Dec 15, 2003
Robin’s Neck, Severn River, Mobjack Bay, Maryland
37° 19.193 North
076º 27.507 West

The Wind Rocks The Willows

By Bernadette Bernon

Ithaka pushed onward through the arteries of North Carolina’s Intracoastal waterway, past undulating corn stalks on one bank and fields of pink and white flowers on the other, here and there past folks’ yards and barns and inflatable wading pools and vegetable gardens and out-buildings – an intimate and endearing look at America through the keyhole of her back door. All along, as the miles drop astern, Douglas and I continued to marvel at how much we were enjoying this puttering in warm weather, in contrast to three years before, when in the throes of ice storms, we couldn’t get south fast enough, and every mile seemed an agony. Our reversed perspective was yet another example of the subtle changes that come over you when you’ve spent some time cruising, and when you’re not miserable in the elements. This time, we had the physical and psychological leisure to let ourselves enjoy where we were, taking the time to look around and amble. It felt all together different.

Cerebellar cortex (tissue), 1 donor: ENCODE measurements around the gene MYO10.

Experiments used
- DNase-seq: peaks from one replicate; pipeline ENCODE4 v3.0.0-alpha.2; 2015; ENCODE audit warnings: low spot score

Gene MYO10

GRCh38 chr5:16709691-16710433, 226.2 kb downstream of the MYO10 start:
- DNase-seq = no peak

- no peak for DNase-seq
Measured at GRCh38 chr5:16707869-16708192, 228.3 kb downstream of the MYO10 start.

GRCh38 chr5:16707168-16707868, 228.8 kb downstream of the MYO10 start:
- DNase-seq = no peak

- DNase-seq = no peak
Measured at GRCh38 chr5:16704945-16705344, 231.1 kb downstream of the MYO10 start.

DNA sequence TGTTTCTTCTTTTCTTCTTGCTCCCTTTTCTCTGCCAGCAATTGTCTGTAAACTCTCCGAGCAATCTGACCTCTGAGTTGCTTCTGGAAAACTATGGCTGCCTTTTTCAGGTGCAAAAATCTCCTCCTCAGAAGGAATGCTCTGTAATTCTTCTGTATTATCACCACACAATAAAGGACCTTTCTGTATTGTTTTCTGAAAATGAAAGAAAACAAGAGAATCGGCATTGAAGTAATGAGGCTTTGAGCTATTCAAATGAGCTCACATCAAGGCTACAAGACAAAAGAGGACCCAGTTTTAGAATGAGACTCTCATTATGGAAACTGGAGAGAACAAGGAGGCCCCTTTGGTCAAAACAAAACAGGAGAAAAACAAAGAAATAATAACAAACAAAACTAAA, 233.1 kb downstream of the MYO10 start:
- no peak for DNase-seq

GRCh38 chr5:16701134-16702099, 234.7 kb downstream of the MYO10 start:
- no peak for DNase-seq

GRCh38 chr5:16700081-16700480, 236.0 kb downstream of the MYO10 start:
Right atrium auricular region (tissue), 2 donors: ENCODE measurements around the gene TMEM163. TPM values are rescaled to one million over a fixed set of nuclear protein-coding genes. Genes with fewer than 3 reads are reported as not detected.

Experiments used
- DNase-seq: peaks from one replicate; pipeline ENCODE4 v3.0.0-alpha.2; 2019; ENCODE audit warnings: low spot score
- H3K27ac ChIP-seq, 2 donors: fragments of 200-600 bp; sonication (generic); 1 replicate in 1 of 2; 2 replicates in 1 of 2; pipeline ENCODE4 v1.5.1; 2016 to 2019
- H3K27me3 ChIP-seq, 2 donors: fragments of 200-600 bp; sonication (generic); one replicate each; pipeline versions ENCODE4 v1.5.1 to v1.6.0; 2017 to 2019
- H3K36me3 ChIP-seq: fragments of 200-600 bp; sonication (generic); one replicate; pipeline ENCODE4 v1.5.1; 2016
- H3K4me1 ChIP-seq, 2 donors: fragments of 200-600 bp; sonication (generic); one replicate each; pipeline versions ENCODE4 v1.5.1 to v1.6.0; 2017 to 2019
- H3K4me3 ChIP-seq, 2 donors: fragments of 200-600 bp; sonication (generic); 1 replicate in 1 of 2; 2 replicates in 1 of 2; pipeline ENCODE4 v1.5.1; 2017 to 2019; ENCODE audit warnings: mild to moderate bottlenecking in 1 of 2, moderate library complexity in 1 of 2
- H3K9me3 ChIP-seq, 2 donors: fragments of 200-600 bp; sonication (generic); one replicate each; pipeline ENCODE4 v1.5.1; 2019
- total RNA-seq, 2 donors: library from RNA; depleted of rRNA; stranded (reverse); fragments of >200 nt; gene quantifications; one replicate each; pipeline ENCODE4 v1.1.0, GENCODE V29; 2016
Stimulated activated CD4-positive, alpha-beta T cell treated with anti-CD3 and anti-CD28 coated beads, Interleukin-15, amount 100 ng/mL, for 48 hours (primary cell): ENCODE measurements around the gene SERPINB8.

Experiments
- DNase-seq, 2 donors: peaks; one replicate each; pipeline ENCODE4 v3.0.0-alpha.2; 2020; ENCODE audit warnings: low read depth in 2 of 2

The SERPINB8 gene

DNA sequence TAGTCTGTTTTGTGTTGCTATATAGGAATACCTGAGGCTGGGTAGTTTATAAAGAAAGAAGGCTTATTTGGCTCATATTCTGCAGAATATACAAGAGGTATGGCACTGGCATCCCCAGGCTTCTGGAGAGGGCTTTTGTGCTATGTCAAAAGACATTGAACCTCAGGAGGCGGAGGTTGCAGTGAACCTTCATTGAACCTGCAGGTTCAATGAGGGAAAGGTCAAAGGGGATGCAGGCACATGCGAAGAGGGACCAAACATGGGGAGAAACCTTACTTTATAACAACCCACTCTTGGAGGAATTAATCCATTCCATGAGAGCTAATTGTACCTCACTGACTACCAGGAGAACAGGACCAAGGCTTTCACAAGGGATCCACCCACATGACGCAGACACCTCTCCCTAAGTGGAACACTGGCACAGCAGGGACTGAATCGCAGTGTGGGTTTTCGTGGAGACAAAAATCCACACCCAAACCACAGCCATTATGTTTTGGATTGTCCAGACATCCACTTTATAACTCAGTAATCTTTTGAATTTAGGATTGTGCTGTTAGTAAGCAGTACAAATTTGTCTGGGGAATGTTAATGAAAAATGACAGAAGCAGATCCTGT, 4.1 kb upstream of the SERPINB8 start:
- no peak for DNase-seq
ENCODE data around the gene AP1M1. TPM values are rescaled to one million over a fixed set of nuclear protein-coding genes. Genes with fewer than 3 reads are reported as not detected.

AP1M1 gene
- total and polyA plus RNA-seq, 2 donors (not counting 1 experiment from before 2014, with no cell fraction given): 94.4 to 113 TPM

Sunrise in Mobjack Bay
In Virginia, our meandering took us past the entrance to the Dismal Swamp Canal—a parallel route within the Intracoastal system that everyone tells us is a breathtakingly beautiful jungle ride. But Ithaka’s six foot draft is a bit too deep for us to make it through without frequent groundings, so on we went in the main channel, stopping at Great Bridge, Virginia, where we tied up for two days at the free dock provided to boats awaiting transit of the lock. (Actually we know of people who’ve stayed there for three months. No one seems to monitor time there.) At Great Bridge we celebrated a reunion with some Dutch cruising friends we’d last seen in Honduras, and who now live in a town nearby. They drove over to see us, bearing fresh baked goodies and good memories, and for several hours we sat in the cockpit, leafing through picture albums, reminiscing and planning some future cruising together. Then they did what friends of cruisers always appreciate most: they drove us to the grocery store, the hardware store, a local thrift shop, a bakery, a fishing supply shop, and the public library where we could check our email.